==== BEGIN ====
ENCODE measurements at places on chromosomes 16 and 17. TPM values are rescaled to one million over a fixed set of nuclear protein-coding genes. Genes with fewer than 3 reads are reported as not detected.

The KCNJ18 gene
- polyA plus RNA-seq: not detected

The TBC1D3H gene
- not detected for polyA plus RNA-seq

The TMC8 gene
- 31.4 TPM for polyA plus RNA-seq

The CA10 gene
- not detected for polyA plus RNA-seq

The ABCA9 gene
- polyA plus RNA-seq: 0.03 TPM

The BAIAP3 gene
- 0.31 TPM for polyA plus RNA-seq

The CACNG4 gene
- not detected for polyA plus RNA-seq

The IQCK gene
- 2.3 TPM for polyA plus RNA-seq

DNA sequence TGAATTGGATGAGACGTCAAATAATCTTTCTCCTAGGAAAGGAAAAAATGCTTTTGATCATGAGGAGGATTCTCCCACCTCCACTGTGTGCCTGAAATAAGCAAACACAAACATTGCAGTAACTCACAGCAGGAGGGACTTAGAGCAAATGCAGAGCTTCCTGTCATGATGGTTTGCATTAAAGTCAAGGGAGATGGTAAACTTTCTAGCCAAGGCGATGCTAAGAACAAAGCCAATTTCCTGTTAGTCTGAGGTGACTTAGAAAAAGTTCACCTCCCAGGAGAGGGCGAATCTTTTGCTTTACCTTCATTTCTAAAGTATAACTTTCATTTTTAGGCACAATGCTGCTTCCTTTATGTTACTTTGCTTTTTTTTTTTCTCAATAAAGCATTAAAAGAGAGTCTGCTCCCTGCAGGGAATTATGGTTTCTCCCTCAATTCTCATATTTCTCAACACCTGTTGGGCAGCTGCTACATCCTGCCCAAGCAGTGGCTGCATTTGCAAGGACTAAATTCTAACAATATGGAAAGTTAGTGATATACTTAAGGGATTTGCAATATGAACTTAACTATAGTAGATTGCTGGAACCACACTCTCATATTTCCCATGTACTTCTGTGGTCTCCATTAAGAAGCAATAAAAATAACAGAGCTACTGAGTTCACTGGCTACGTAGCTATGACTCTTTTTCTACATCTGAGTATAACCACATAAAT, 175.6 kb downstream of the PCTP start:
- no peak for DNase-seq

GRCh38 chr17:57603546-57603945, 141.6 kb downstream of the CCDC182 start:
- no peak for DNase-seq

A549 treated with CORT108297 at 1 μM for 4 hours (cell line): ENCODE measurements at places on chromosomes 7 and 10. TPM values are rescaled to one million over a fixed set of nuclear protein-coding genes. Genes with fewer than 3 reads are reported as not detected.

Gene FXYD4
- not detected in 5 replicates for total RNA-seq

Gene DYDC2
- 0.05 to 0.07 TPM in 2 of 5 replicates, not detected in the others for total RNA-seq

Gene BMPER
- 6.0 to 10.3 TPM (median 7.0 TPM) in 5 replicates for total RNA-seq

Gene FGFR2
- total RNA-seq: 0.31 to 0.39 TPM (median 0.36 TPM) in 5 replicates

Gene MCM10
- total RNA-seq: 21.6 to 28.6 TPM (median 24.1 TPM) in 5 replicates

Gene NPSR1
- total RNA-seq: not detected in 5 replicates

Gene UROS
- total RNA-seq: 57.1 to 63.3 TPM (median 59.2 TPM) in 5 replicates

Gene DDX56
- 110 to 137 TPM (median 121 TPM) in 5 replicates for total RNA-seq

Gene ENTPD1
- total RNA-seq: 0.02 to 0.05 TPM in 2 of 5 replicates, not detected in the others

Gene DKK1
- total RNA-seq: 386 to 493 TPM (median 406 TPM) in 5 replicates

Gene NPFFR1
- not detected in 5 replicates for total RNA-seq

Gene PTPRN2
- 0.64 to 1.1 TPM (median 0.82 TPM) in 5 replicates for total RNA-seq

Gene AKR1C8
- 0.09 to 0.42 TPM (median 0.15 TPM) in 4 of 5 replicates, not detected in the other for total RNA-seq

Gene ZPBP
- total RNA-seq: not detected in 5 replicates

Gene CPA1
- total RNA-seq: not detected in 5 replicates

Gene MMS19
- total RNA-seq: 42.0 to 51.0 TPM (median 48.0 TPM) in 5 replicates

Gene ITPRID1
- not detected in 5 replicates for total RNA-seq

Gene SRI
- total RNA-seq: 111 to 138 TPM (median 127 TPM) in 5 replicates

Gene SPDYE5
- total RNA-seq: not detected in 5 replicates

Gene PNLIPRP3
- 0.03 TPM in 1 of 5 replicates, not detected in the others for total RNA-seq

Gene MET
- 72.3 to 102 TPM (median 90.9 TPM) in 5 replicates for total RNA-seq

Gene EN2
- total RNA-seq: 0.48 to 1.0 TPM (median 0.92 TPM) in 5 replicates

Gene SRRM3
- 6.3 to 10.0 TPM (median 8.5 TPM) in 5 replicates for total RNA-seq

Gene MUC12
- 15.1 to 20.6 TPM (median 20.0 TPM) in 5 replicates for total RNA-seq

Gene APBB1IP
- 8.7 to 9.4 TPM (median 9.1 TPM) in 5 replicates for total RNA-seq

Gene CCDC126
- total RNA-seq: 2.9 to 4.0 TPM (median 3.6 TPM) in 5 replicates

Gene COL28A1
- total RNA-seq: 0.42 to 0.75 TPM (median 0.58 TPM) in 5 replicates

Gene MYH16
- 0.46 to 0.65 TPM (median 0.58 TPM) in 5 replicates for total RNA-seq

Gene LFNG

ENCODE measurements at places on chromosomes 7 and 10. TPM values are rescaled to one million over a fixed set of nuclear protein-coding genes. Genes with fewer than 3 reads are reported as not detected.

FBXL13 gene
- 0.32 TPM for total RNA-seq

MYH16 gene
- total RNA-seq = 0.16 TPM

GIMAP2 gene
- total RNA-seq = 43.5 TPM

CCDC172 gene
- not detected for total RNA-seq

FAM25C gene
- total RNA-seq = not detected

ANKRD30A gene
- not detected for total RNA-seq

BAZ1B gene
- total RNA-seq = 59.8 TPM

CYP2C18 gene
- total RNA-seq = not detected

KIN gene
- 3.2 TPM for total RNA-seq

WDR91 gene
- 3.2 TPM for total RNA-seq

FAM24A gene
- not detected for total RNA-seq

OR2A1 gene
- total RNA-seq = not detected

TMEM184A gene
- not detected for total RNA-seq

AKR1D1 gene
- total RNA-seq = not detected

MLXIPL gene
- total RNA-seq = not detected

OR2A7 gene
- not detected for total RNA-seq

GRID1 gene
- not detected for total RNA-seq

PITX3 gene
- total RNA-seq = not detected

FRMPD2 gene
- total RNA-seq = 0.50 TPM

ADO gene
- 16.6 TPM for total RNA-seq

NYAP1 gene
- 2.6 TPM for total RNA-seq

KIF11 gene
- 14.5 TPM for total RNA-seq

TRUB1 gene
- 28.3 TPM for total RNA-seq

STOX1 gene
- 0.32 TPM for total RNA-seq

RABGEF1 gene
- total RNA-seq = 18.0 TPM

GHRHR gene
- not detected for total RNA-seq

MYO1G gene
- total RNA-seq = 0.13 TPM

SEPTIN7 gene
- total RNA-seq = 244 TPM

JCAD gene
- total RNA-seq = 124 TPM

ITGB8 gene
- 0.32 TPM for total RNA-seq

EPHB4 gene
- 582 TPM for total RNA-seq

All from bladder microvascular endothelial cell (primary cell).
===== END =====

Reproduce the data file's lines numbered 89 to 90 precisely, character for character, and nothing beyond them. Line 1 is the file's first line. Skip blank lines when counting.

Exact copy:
FAM25C gene
- total RNA-seq = not detected